Magical Realism: A Technique to Reconstruct the World from beyond the Valley of the Dead

Document Type : Original Article


English Department, Faculty of Arts, Cairo University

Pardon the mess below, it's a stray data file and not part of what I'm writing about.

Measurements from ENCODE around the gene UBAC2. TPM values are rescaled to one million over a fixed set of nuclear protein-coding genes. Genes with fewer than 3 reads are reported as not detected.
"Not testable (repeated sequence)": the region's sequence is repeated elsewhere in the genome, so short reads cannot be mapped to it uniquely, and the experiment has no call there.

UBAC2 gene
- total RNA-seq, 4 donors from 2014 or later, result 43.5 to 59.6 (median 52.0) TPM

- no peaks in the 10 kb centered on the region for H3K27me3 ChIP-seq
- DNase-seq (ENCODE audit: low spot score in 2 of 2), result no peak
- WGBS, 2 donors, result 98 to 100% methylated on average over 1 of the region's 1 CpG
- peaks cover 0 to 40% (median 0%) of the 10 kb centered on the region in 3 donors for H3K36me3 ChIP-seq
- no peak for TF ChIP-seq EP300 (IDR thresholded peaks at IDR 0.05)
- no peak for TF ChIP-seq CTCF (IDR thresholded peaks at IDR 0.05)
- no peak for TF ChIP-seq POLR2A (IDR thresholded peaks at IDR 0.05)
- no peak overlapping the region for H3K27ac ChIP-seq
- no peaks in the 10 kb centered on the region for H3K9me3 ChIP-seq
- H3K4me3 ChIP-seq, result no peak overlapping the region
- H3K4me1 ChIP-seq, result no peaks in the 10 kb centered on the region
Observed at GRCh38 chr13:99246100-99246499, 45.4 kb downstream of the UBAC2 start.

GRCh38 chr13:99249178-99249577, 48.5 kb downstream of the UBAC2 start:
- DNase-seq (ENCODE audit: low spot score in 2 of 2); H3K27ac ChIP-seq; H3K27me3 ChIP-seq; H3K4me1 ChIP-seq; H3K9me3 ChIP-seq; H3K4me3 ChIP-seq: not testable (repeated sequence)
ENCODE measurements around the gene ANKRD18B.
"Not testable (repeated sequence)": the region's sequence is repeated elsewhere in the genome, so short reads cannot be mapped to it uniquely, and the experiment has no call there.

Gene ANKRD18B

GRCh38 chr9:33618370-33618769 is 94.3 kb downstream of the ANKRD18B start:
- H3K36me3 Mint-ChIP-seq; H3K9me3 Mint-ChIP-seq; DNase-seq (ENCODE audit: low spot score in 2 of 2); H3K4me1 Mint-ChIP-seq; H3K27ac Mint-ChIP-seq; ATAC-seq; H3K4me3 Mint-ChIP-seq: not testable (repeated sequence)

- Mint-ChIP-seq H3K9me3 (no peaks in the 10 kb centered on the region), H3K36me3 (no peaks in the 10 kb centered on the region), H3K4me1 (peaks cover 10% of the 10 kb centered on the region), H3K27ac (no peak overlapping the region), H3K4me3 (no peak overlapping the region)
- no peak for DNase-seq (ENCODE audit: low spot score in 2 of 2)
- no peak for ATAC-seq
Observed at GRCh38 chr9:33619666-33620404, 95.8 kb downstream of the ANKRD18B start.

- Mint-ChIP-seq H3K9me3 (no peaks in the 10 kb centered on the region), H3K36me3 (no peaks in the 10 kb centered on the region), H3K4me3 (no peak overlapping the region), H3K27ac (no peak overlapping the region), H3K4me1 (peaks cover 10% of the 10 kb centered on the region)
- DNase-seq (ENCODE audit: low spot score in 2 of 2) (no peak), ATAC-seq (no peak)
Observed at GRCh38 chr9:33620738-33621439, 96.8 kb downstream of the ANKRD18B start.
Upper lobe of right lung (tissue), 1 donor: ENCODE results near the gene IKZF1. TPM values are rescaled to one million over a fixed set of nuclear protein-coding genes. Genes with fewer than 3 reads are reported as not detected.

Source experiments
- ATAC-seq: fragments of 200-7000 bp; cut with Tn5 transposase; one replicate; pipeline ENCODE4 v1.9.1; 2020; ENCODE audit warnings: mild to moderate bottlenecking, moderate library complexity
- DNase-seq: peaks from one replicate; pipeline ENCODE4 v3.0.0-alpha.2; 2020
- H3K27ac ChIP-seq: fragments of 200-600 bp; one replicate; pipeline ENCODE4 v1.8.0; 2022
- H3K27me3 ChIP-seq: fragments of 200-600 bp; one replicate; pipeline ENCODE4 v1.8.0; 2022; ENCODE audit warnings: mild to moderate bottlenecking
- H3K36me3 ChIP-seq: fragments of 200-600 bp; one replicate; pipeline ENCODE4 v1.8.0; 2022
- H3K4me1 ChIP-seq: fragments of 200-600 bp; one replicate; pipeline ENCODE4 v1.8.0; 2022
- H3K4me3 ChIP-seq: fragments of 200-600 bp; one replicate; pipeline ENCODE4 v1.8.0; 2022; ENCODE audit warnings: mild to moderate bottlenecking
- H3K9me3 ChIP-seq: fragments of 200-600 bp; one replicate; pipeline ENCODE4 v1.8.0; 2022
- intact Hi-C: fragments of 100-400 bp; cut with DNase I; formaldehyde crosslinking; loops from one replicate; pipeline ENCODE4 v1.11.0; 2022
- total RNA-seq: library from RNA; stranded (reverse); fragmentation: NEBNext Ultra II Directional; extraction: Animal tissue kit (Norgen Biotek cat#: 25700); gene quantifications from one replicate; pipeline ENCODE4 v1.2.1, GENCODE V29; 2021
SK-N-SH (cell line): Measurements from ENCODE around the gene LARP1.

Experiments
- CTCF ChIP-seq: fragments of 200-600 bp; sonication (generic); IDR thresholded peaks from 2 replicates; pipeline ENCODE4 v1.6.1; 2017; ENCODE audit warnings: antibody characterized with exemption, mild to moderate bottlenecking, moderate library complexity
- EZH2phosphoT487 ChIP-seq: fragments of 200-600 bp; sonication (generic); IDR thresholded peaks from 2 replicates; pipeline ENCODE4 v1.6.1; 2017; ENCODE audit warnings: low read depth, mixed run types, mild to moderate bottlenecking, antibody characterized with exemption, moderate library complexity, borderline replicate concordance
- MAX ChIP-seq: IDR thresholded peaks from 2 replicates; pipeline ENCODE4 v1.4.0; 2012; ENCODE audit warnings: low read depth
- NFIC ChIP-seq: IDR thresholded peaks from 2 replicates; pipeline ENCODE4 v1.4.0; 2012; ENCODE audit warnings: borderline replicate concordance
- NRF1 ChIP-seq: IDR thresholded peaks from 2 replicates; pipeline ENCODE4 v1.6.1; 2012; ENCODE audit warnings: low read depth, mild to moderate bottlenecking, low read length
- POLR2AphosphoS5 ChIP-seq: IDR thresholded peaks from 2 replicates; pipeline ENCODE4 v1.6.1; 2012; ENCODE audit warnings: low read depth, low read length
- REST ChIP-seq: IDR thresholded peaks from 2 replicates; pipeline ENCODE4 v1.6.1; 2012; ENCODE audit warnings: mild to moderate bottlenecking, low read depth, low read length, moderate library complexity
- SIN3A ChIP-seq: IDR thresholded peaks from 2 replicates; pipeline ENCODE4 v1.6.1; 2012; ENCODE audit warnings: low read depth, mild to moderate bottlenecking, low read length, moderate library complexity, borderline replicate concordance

The seemingly bizarre idea of the return of the dead in literary and non-literary works is by no means a totally novel one, despite suspicions concerning the infeasibility of this return, as exemplified in Hamlet’s often quoted speech upon pondering on death as “the unknown country from whose bourn no traveller returns.” Long before these works were produced, Biblical and Quranic stories referred to the same notion for a religious function to demonstrate God’s miraculous powers. I argue that some writers, affiliated to different religions, cultures and historical periods were inspired by these stories, but have deployed them for other purposes. This paper attempts to explore the rationale behind the deployment of this idea in three specimens, What 'Isa Ibn Hisham Told Us (1907) by Egyptian writer Muhammad Al-Muwaylihi, Dance of the Forests (1960) by Nigerian dramatist Wole Soyinka and The Freedom of the City by Irish dramatist Brian Friel (1973). The paper argues that the theme plays diverse functions—moral, social, political and/or ecological. Tenets of Magical Realism are used as a critical tool to explore such an idea.